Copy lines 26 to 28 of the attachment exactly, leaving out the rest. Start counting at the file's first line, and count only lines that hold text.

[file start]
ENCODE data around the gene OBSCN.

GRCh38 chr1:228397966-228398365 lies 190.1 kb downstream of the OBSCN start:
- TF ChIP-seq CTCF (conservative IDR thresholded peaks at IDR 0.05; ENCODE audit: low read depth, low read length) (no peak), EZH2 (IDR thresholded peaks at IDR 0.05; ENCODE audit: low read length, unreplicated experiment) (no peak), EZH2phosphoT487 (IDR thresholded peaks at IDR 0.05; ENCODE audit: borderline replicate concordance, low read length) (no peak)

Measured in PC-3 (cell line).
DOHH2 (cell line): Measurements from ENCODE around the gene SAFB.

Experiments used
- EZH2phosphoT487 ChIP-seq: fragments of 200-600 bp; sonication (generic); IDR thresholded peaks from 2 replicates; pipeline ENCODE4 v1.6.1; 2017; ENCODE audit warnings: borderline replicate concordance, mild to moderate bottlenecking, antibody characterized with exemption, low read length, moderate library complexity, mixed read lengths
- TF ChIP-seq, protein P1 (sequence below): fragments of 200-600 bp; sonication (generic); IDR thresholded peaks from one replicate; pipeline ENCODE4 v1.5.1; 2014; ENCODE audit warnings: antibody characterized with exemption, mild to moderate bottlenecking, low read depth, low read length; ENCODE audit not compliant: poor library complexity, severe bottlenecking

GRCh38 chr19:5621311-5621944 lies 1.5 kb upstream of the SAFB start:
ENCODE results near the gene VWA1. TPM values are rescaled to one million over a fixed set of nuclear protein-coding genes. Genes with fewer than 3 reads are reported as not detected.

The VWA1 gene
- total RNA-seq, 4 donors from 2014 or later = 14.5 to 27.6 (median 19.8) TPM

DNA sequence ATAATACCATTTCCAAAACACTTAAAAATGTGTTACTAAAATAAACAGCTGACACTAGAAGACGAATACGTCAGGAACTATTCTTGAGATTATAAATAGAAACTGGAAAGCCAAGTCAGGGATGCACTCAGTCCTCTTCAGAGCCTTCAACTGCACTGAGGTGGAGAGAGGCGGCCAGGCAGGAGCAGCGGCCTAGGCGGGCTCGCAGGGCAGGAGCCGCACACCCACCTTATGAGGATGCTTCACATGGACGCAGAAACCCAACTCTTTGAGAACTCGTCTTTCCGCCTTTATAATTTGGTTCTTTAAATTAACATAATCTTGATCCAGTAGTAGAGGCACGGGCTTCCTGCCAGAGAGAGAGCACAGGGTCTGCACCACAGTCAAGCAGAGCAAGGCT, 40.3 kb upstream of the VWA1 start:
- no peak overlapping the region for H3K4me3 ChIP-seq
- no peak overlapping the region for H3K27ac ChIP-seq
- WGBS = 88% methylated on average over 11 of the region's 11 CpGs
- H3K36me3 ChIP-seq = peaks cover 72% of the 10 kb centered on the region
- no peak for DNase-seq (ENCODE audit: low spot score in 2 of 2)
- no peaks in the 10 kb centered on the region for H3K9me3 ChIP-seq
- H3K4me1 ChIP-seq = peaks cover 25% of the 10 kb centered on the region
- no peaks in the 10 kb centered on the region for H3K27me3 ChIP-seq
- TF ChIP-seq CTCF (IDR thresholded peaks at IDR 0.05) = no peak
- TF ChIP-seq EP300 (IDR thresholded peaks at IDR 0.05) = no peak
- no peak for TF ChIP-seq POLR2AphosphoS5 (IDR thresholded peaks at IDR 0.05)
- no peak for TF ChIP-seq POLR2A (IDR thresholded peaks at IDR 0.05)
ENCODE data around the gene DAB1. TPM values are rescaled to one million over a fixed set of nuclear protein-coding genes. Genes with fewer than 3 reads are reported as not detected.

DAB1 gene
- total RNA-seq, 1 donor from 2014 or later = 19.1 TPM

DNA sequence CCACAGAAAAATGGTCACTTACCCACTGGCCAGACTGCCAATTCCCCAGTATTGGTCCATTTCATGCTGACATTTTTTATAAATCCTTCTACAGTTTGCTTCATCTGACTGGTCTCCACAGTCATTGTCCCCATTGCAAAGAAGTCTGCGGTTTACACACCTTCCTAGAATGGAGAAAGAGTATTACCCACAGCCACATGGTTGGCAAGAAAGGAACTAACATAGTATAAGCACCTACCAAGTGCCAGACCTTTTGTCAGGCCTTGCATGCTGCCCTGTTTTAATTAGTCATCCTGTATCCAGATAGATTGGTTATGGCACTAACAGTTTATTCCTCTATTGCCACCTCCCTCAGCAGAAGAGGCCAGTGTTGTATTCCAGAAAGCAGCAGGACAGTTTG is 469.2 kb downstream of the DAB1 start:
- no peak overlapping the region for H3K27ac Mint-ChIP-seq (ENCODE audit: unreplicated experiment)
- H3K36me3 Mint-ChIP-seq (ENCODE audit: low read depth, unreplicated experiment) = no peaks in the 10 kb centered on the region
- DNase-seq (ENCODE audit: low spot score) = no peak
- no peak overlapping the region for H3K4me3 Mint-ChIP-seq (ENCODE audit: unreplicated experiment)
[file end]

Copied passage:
ENCODE data around the gene DAB1. TPM values are rescaled to one million over a fixed set of nuclear protein-coding genes. Genes with fewer than 3 reads are reported as not detected.

DAB1 gene
- total RNA-seq, 1 donor from 2014 or later = 19.1 TPM